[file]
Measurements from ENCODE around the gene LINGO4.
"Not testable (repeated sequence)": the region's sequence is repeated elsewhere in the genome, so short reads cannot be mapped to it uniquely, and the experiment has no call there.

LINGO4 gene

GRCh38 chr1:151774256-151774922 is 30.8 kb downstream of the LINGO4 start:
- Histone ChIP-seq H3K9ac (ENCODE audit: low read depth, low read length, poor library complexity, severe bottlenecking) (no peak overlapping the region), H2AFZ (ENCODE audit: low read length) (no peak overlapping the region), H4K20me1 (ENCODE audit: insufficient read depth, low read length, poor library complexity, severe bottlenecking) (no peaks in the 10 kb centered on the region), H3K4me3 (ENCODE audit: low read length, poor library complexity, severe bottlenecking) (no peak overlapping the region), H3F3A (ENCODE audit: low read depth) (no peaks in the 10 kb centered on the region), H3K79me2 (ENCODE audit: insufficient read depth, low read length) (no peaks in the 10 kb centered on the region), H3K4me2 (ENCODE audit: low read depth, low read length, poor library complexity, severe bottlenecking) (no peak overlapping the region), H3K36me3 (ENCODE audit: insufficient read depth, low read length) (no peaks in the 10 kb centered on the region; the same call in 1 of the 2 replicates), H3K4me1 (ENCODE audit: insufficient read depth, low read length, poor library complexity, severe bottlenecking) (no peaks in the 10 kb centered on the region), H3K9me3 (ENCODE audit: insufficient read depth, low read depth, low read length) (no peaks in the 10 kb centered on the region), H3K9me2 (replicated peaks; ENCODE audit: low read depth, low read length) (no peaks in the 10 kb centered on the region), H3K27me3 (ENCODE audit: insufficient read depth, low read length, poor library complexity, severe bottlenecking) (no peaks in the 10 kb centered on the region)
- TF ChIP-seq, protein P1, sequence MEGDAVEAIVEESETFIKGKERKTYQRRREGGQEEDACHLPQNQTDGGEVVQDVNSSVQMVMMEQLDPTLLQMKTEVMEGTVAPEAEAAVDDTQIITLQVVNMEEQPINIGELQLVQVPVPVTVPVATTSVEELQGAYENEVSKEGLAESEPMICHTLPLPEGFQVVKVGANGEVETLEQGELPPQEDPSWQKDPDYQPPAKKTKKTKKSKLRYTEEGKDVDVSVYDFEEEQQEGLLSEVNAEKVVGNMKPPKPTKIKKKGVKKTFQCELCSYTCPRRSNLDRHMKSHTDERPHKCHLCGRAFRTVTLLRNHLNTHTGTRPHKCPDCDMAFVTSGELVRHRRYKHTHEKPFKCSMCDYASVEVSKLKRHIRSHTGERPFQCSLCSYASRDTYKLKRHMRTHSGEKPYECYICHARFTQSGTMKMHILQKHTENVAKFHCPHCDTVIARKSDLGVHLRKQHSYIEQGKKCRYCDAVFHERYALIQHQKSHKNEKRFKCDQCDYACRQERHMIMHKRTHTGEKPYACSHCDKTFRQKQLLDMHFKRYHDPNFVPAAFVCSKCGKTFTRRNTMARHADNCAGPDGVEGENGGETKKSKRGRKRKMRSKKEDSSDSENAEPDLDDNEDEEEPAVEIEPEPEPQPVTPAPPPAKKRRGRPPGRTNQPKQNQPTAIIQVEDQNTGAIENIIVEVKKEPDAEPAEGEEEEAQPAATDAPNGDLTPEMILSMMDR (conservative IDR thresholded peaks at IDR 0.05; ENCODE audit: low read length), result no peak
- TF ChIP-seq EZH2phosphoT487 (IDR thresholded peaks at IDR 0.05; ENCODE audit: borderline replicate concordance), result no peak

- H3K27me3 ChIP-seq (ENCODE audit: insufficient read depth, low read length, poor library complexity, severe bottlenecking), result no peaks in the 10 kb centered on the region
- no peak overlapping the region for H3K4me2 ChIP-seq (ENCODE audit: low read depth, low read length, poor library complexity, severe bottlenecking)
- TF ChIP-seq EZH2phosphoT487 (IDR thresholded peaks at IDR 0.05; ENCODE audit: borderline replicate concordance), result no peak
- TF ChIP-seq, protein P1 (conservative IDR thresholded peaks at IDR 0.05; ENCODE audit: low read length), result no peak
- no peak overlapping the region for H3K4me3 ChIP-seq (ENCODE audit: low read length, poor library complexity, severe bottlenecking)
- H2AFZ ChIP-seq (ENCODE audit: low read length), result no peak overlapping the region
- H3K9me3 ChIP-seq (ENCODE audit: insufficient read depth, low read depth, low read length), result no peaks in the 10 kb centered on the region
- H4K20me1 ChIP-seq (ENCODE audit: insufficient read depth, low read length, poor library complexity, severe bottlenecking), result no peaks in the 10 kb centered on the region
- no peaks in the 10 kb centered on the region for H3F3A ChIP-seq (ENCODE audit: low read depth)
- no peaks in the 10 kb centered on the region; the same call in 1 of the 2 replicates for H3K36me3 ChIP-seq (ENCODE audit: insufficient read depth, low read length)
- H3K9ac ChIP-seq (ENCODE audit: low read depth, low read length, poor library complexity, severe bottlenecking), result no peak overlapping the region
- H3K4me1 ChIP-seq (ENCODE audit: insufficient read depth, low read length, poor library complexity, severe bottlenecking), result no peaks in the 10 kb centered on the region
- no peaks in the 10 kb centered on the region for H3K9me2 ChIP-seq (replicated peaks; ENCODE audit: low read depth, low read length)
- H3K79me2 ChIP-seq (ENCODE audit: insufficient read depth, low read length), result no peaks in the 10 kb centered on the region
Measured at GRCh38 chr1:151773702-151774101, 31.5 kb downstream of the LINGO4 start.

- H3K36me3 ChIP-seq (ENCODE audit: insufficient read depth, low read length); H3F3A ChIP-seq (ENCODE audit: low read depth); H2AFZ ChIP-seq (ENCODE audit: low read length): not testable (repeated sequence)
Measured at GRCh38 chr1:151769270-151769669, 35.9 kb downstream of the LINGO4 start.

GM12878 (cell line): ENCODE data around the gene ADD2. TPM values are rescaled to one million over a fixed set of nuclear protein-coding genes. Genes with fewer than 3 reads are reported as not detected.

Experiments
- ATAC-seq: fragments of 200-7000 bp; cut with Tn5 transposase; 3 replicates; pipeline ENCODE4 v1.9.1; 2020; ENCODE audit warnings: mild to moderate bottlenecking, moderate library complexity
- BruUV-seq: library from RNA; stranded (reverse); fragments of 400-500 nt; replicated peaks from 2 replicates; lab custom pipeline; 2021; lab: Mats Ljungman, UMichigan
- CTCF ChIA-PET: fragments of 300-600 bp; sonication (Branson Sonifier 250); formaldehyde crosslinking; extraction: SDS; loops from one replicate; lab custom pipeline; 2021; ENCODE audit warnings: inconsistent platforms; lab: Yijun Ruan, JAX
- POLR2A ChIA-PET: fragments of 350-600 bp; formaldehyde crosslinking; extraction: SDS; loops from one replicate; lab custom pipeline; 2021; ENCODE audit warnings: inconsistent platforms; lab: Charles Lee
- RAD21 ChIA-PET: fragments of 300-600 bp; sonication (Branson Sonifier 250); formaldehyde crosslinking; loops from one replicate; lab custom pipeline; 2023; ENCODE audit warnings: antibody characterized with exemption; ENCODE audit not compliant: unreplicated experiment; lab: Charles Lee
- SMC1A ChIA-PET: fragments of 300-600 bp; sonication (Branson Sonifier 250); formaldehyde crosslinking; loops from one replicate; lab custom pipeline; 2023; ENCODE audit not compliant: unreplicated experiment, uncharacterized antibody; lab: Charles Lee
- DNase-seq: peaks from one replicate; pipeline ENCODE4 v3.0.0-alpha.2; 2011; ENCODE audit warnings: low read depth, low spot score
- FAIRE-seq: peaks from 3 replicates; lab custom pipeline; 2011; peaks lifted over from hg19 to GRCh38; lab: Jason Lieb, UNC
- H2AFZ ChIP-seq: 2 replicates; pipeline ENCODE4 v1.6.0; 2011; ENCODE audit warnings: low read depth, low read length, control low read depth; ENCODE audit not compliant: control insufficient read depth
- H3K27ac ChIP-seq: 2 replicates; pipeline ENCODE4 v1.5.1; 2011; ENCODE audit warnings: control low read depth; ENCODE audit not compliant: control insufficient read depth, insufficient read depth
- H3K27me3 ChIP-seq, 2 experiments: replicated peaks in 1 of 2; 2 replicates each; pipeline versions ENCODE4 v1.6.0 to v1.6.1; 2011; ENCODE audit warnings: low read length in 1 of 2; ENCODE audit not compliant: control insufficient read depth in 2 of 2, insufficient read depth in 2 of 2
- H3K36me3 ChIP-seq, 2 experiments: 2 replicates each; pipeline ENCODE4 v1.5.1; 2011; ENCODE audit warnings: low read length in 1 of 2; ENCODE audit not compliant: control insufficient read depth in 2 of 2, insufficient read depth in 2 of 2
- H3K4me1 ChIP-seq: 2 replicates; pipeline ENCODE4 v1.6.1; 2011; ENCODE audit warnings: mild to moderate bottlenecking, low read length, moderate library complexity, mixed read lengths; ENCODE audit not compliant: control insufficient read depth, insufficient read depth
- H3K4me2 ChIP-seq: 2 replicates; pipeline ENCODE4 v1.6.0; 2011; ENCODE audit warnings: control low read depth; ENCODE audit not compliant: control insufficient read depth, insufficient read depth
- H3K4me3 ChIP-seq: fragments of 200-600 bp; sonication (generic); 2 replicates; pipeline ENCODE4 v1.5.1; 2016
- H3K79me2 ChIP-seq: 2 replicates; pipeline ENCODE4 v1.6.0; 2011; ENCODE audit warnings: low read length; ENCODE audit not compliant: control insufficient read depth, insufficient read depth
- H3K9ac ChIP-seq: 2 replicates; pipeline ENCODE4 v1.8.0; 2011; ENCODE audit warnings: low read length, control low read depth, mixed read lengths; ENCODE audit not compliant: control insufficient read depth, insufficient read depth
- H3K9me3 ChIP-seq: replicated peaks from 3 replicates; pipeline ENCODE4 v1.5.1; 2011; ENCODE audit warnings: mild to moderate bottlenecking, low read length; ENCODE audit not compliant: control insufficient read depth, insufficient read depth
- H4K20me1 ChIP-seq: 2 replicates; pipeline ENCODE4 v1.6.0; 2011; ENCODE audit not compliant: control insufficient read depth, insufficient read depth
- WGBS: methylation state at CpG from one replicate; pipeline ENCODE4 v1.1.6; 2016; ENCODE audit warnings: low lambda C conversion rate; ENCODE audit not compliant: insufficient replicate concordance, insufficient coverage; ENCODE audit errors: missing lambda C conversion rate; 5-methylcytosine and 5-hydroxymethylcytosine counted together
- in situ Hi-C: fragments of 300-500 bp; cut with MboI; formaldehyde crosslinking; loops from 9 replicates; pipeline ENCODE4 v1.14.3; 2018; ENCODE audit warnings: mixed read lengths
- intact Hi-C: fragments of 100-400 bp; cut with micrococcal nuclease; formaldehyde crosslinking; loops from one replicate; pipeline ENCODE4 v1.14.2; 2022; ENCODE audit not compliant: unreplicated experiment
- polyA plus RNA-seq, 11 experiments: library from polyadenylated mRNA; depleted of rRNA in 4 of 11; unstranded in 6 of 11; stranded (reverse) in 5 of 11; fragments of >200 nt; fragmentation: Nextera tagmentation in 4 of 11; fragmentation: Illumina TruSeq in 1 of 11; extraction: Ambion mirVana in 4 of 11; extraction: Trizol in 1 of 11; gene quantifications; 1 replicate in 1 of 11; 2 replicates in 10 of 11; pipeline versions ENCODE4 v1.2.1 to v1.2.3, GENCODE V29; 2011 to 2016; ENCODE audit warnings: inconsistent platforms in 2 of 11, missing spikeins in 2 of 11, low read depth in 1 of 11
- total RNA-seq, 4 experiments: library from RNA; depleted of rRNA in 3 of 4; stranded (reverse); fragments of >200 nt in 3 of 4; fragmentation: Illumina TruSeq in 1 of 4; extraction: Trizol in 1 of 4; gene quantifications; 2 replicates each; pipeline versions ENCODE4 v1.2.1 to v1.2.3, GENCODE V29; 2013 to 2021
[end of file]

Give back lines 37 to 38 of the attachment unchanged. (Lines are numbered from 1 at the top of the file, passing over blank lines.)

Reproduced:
- H3K27me3 ChIP-seq, 2 experiments: replicated peaks in 1 of 2; 2 replicates each; pipeline versions ENCODE4 v1.6.0 to v1.6.1; 2011; ENCODE audit warnings: low read length in 1 of 2; ENCODE audit not compliant: control insufficient read depth in 2 of 2, insufficient read depth in 2 of 2
- H3K36me3 ChIP-seq, 2 experiments: 2 replicates each; pipeline ENCODE4 v1.5.1; 2011; ENCODE audit warnings: low read length in 1 of 2; ENCODE audit not compliant: control insufficient read depth in 2 of 2, insufficient read depth in 2 of 2